This opinion piece was written by Mara Airoldi, director of the Government Outcomes (GO) Lab, a partnership between the Blavatnik School of Government and the UK Cabinet Office to establish a centre of excellence for innovative public sector commissioning. This piece was originally published in the Oxford Government Review, and it also appears in our innovative public partnerships newsfeed.
Provocative statements have been hitting headlines across the UK, accelerated by the collapse of Carillion in January 2018. This construction giant buckled under £1.5billion debt (US$1.9billion), and, as it holds so many UK government contracts, from building hospitals to managing schools, there was fear that the disruption caused by the failure might spread to other outsourced public services.
Such fears were compounded when the government announced the early cancellation of private probation contracts — through which private contractors supported the rehabilitation of low to medium risk offenders — in July 2018. Following a highly critical report by the House of Commons’ Justice Select Committee, the government was forced to take decisive action to avert a Carillion-style collapse.
With such high-profile failures in the outsourcing of public services, questions about the relationship between the state and the private sector are high on policymakers’ agenda. And, with a hefty bill for the taxpayer, they’re towards the top of the public agenda too.
At present, the debate about outsourcing is both highly politicised and highly polarised. With many taking a binary stance on whether to outsource or not, it has also become unproductive.
An alternative to outsourcing on trust?
There are many policy tools that have been considered as alternatives to simply trusting that outsourced services will deliver. One in particular is “Payment by Results” (PbR). With PbR, independent providers are only paid by government when the desired outcomes have been achieved.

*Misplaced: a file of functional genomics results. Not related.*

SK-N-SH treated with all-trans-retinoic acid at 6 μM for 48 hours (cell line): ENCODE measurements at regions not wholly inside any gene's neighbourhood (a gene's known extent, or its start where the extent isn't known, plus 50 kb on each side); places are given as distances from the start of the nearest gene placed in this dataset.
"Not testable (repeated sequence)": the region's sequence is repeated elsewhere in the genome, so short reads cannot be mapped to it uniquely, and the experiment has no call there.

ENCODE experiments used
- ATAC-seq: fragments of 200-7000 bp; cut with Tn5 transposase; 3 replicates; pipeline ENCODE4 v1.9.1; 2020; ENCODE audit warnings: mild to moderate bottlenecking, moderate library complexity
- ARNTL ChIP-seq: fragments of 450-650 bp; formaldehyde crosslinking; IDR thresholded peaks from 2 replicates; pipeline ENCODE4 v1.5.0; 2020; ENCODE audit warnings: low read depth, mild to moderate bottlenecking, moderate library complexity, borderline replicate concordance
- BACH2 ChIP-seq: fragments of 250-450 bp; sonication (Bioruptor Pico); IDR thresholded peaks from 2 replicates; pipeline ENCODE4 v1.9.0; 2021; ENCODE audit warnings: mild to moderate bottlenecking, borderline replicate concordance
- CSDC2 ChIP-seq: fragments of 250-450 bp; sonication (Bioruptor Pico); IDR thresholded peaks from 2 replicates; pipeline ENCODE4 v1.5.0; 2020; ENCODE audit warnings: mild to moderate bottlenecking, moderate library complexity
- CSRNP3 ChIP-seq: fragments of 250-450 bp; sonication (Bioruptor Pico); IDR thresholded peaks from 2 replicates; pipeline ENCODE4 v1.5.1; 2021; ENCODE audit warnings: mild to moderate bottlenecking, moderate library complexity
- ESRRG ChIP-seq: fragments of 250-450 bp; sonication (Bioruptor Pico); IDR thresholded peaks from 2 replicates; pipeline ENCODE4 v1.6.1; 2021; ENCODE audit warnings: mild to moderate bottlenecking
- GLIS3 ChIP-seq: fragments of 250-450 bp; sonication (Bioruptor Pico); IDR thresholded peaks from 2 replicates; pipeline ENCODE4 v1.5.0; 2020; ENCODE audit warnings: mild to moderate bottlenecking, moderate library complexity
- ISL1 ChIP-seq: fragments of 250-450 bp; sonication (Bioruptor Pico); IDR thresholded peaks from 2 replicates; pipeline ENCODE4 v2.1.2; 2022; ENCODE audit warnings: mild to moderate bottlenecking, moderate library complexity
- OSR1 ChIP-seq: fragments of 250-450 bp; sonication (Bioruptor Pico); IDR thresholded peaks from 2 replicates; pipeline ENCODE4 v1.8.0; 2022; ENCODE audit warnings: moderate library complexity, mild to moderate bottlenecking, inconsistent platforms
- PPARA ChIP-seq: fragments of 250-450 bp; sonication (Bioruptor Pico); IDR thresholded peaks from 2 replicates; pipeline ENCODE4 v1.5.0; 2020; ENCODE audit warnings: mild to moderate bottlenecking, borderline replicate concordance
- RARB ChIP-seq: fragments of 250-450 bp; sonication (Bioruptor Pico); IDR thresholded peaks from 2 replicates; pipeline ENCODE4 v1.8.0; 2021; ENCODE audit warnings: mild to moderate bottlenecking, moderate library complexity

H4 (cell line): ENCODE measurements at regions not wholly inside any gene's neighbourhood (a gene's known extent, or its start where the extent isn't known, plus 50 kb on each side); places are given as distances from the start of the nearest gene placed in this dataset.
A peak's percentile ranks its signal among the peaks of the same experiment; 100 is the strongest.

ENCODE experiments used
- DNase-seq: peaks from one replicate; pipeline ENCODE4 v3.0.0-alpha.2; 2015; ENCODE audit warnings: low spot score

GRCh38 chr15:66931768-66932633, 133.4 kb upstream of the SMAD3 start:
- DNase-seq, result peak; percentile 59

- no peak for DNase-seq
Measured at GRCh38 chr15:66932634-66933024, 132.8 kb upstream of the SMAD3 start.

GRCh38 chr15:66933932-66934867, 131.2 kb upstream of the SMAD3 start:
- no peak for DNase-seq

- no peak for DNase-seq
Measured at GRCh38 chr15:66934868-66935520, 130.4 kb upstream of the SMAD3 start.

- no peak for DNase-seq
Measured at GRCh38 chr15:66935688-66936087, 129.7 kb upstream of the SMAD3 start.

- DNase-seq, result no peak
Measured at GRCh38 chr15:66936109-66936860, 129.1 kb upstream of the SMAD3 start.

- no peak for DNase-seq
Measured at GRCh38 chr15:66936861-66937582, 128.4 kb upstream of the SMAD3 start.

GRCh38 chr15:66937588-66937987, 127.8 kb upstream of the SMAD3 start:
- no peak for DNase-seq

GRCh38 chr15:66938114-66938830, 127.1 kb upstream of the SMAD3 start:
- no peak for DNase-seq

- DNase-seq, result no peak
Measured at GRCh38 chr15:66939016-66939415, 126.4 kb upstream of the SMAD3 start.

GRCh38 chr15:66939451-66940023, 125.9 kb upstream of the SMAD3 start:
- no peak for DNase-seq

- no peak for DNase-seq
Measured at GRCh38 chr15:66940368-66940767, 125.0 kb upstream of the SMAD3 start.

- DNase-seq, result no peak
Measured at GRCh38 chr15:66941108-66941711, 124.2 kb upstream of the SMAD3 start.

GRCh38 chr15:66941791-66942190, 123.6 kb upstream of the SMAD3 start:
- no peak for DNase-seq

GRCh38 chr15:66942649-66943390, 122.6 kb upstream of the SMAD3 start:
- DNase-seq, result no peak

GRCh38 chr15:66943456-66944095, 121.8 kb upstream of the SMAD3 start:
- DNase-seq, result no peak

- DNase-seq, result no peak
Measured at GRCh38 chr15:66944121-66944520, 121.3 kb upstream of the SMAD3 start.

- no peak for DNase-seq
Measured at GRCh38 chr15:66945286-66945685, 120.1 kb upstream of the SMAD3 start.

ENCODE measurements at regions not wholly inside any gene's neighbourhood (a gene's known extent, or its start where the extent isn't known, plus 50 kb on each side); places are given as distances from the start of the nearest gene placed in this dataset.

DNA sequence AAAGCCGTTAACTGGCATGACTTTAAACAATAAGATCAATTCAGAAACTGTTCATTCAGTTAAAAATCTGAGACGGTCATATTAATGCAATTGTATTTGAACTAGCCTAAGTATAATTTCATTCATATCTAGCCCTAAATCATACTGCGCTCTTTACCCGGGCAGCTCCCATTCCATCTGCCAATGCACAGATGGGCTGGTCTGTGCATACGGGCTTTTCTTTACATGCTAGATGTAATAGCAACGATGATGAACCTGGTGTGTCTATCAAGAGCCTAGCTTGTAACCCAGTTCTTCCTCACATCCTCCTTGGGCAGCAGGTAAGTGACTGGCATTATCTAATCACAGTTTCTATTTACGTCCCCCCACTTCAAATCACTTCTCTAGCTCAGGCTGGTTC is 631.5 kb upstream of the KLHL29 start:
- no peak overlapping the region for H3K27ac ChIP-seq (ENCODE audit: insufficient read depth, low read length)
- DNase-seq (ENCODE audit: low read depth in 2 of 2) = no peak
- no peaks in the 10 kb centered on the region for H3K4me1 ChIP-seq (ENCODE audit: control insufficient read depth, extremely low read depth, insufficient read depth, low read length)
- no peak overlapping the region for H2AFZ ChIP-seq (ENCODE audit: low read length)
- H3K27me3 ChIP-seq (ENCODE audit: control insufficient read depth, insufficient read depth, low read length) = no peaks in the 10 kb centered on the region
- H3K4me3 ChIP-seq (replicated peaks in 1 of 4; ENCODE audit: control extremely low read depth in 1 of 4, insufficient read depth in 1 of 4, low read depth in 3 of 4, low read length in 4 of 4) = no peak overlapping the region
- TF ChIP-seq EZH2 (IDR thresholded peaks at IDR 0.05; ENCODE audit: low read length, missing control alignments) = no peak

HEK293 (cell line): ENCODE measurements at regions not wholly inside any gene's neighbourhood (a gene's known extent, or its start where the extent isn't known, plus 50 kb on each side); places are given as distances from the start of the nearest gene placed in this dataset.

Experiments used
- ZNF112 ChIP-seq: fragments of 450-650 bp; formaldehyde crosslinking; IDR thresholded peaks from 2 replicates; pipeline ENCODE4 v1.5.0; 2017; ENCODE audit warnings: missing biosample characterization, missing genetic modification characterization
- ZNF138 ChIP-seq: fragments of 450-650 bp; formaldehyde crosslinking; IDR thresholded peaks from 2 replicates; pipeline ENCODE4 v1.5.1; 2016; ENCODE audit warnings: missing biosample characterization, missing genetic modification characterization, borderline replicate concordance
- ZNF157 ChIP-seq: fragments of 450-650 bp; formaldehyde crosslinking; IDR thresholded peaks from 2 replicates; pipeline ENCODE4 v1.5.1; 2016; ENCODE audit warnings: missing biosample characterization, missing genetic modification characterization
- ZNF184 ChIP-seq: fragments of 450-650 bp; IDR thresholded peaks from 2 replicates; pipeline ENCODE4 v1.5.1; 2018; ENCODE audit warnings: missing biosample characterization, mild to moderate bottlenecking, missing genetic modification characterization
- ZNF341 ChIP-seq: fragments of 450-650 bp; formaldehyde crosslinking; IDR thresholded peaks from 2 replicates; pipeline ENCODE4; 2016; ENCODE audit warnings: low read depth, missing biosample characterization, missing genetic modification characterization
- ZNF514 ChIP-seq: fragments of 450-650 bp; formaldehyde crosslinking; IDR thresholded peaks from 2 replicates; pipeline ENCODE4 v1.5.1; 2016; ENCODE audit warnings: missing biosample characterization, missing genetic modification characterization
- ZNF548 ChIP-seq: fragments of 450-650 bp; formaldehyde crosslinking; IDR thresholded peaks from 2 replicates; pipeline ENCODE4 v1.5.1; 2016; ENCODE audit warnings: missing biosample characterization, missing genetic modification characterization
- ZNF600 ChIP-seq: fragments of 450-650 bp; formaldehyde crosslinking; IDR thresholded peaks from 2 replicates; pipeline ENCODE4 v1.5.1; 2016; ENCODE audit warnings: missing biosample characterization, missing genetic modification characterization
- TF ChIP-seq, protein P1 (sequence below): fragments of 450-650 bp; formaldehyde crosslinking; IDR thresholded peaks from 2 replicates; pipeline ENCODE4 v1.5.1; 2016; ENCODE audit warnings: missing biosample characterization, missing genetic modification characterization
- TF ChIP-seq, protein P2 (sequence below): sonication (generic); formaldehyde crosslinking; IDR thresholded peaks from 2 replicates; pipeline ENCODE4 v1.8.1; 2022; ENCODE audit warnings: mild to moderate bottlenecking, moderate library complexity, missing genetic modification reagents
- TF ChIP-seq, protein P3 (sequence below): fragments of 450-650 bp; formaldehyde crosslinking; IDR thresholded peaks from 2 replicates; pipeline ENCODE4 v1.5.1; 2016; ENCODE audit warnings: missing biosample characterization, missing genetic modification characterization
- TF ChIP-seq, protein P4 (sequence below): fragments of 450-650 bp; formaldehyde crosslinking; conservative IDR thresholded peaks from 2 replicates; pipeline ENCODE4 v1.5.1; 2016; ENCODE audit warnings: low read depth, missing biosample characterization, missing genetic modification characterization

At first glance the logic is appealing: if we only pay when we get the results we want, we can guarantee high standards of public service and value for the taxpayer.
In reality there is little evidence for the effectiveness of PbR. One issue is that a focus on specified and measured outcomes can lead to “gaming”, where providers opportunistically deliver outcomes that benefit themselves not the client. It could also see them avoid or neglect providing a service to people who may jeopardise those targets.
The debate about outsourcing is both highly politicised and highly polarised
This is a criticism levelled at the Work Program, which sought to get 785,000 long-term-unemployed people into work but was accused of side-lining the most difficult cases. The same program highlighted another problem: deficiencies in contract set-up. The government ended up paying even the worst-performing contracts, since it was more expensive to terminate than to pay out.
PbR is not, then, a simple story with a problem and resolution. The idea that it will give value for money and deliver effective public services is not a guarantee. Nor is it an open-and-closed failure story either. Perhaps we could think of it as a novel with complex characters and plot twists; perhaps a disappointing ending, but one that is worthy of attention.
Research helps identify which elements matter. These include both technical aspects, such as program design and how the contract is arranged, and “softer” aspects such as how relationships between stakeholders are maintained. We shouldn’t throw the PbR book into the fire without giving it a second read. This is where the GO Lab joins the conversation.